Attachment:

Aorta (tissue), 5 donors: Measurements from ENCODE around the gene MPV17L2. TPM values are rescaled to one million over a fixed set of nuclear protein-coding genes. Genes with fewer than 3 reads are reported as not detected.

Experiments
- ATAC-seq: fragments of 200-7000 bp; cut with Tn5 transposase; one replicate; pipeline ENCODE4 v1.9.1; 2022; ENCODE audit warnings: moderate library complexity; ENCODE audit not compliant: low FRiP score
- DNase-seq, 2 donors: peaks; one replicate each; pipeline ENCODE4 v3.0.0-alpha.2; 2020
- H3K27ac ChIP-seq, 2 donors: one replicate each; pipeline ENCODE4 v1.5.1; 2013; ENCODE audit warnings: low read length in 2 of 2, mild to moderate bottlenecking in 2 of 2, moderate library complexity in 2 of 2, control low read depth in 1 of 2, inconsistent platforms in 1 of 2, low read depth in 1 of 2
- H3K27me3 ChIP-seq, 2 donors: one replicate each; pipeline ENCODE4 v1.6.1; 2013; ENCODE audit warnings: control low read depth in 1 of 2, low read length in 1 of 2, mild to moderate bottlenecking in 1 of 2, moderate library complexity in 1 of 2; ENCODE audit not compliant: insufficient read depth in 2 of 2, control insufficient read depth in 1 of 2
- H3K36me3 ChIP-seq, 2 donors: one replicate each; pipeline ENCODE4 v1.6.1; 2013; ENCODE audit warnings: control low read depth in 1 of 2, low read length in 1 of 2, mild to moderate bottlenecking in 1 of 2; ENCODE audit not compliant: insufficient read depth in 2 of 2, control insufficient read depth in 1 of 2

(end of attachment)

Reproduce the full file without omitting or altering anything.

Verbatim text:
Aorta (tissue), 5 donors: Measurements from ENCODE around the gene MPV17L2. TPM values are rescaled to one million over a fixed set of nuclear protein-coding genes. Genes with fewer than 3 reads are reported as not detected.

Experiments
- ATAC-seq: fragments of 200-7000 bp; cut with Tn5 transposase; one replicate; pipeline ENCODE4 v1.9.1; 2022; ENCODE audit warnings: moderate library complexity; ENCODE audit not compliant: low FRiP score
- DNase-seq, 2 donors: peaks; one replicate each; pipeline ENCODE4 v3.0.0-alpha.2; 2020
- H3K27ac ChIP-seq, 2 donors: one replicate each; pipeline ENCODE4 v1.5.1; 2013; ENCODE audit warnings: low read length in 2 of 2, mild to moderate bottlenecking in 2 of 2, moderate library complexity in 2 of 2, control low read depth in 1 of 2, inconsistent platforms in 1 of 2, low read depth in 1 of 2
- H3K27me3 ChIP-seq, 2 donors: one replicate each; pipeline ENCODE4 v1.6.1; 2013; ENCODE audit warnings: control low read depth in 1 of 2, low read length in 1 of 2, mild to moderate bottlenecking in 1 of 2, moderate library complexity in 1 of 2; ENCODE audit not compliant: insufficient read depth in 2 of 2, control insufficient read depth in 1 of 2
- H3K36me3 ChIP-seq, 2 donors: one replicate each; pipeline ENCODE4 v1.6.1; 2013; ENCODE audit warnings: control low read depth in 1 of 2, low read length in 1 of 2, mild to moderate bottlenecking in 1 of 2; ENCODE audit not compliant: insufficient read depth in 2 of 2, control insufficient read depth in 1 of 2